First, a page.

WHO predicts 50 per cent jump in worldwide cancer rates by 2020
In the most comprehensive global examination of cancer to date, the United Nations World Health Organization (WHO) today warned that annual rates could rise by 50 per cent to 15 million new cases in 2020, and it called for immediate public health action worldwide to slash tobacco consumption and promote a healthy diet – two major weapons in the fight against the disease.
Declaring tobacco the most important avoidable cancer risk, and an unhealthy diet and obesity a major factor, the World Cancer Report says action now by governments and health practitioners could prevent as many as one third of cancers worldwide.
"The World Cancer Report tells us that cancer rates are set to increase at an alarming rate globally,” said Dr. Paul Kleihues, Director of the International Agency for Research on Cancer (IARC), which is part of WHO and issued the report. “We can make a difference by taking action today. We have the opportunity to stem this increase. This report calls on Governments, health practitioners and the general public to take urgent action. Action now can prevent one third of cancers, cure another third, and provide good, palliative care to the remaining third who need it.”
Endorsing the findings, WHO Director-General Gro Harlem Brundtland said: "The report provides a basis for public health action and assists us in our goal to reduce the morbidity and mortality from cancer, and to improve the quality of life of cancer patients and their families, everywhere in the world."
Outlining three main areas where action can make a difference, the report says tobacco remains the major preventable cause of cancer. In the 20th century, about 100 million people died worldwide from tobacco-associated diseases. Noting that a healthy lifestyle and diet can help, it says frequent consumption of fruit and vegetables and physical activity can help. Thirdly, early detection through screening, particularly for cervical and breast cancers, allows for prevention and successful cure.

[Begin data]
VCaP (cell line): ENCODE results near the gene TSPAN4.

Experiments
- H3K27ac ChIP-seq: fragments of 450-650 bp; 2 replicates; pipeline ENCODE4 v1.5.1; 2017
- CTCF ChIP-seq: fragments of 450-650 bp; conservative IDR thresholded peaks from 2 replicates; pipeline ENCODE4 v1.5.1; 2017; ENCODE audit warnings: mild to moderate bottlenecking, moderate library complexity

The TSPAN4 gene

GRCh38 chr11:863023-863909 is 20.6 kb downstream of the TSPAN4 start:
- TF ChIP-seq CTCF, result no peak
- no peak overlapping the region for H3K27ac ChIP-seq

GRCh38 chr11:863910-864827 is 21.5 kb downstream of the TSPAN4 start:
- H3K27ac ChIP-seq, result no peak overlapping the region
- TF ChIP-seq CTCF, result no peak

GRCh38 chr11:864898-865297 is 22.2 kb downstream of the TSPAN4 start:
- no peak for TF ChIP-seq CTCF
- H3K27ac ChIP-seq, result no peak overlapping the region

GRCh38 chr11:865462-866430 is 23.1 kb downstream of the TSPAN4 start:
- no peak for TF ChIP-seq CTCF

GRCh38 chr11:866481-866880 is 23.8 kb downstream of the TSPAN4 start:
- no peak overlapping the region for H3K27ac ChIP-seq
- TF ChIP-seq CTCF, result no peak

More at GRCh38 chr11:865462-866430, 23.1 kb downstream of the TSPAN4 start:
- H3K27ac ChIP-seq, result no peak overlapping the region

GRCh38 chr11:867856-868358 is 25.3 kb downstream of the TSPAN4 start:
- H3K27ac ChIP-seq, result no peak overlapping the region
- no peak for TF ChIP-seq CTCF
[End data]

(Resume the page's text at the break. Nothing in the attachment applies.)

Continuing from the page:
The report says the predicted sharp increase from 10 million new cases globally in 2000 to 15 million in 2020 will be due to mainly steadily ageing populations in both developed and developing countries and also to current trends in smoking prevalence and the growing adoption of unhealthy lifestyles.
The report reviews and recommends a number of strategies to reduce global tobacco consumption, requiring the coordinated involvement of government and community health organizations, health care professionals and individuals. The public health treaty – the Framework Convention on Tobacco Control – which WHO Member States have agreed to submit to the World Health Assembly in May, represents a powerful tool to ensure that such strategies are implemented.
WHO is also engaged in preparing a Global Strategy on Diet, Physical Activity and Health, under a May 2002 mandate from Member States to address the growing global burden of chronic diseases, including cancers, cardiovascular diseases, diabetes and obesity.
The Western lifestyle is characterized by a highly caloric diet, rich in fat, refined carbohydrates and animal protein, combined with low physical activity, resulting in an overall energy imbalance, the report says. Obesity is spreading epidemically throughout the world and is an independent predictor of an increased cancer risk, particularly for carcinomas of the uterine endometrium, kidney and gall bladder.
Given the multi-faceted impact of diet on cancer, many countries should encourage consumption of locally produced vegetables, fruit and agricultural products, and avoid the adoption of Western style dietary habits, the report adds. Such actions would have health benefits beyond cancer, since other common non-communicable diseases, notably cardiovascular disease and diabetes, share the same lifestyle-related risk factors.